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Are the marlins hitting the shelves now any better as far as fit and finish than a few years ago? What is your opinions? Older marlins are commanding a higher price and finding a used spikehorn is hard aroun my parts.
 

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I'm happy with the 336y I picked up recently.......looks ok (aside from laminate....don't like), trigger, sites, all ok....shoots fine.......I think they are putting out an ok tool.......no collectors item mind you

Wood Driftwood
 
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Apparently, not the same people or the same factories are making all the calibers. Recently I saw one big bore in Stainless that looked good in a LGS. However, some of the smaller calibers were not so good. I was unable to establish how long the inferior guns were sitting on the rack, so I could not determine if it was old stock or if Remington is still getting out some good ones and some bad ones.

After seeing the poor quality of the Marlins a couple years ago, I went the JM stamped route and I have been very happy with genuine Marlin rifles. There are a lot of choices out there, you should not have to settle for an inferior product in order to own a lever gun. Winchester makes great looking guns, Henry makes a fine series of lever guns, and Mossberg has a nice Winchester Model 94 clone that you can get for under $500. If you go to enough LGS and search Gunbroker, Armslist, and local Estate Auctions, you should be able to find a quality firearm without having to compromise quality.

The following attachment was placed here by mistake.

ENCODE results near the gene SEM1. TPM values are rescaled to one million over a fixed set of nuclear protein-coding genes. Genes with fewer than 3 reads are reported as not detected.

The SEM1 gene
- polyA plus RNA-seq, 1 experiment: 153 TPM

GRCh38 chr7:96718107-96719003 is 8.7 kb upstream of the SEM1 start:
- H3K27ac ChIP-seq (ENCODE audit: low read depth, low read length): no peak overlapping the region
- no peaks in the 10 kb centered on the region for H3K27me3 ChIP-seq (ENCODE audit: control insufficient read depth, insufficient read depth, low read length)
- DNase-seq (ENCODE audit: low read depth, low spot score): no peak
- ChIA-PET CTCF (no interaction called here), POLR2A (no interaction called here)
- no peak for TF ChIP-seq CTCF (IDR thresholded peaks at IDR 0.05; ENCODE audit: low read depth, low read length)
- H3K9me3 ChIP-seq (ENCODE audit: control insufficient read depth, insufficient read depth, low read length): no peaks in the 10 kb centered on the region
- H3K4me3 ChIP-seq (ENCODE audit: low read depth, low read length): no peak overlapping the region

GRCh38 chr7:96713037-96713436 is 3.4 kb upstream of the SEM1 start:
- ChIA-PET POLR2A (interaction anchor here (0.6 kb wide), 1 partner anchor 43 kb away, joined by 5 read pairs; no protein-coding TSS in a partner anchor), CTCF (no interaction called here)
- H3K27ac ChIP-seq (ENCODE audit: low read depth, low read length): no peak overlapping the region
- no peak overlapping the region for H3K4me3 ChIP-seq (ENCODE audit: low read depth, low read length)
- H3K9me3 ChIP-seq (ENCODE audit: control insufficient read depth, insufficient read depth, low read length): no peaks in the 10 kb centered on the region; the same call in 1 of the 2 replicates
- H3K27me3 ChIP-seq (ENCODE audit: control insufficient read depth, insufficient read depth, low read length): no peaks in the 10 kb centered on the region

Cheers!


Mike T.
 

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I saw a 336 at a LGS that had some serious issues with the sights. The front sights was a couple of degrees offset and the rear had been bent to line them up. I showed this to the owner and he took it off the rack to send back to the factory. I would NEVER buy a Remlin without checking it out first.
 

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Most of the new Marlins I have been seeing look pretty good. The wood to metal fit could still be a bit tighter on most of them, but they are worlds better than the early Remlins.
 

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Keep a look out. Find an nice used (use Is OK w/o abuse) 336C and have it chopped on one or both ends. Happy, happy, happy.
 

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The new Rifle mag. has an article by Brian Pearce on two new Marlins, 336 C Limited and an 1894 chambered in 44 mag. The 336 Limited looked pretty good, but he did state that the wood to metal fit, while better, could be better. Forearm wood is still too fat on both, on the 1894 the wood was still the older (first gen. Remington wood) where the C Limited had some nice wood and checkering. Receiver, trigger plate, hammer, locking bolt and lever are still made from forgings. The carrier is machined from bar stock. Trigger pull still too heavy, listed as 72 oz. on the 336 and 76 oz. on the 1894. DP
 
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Is there a link to the rifle mag article.
The article is not included in the "sample issue" on Wolfe Publishing's website. You will have to find/buy/borrow the issue.
 
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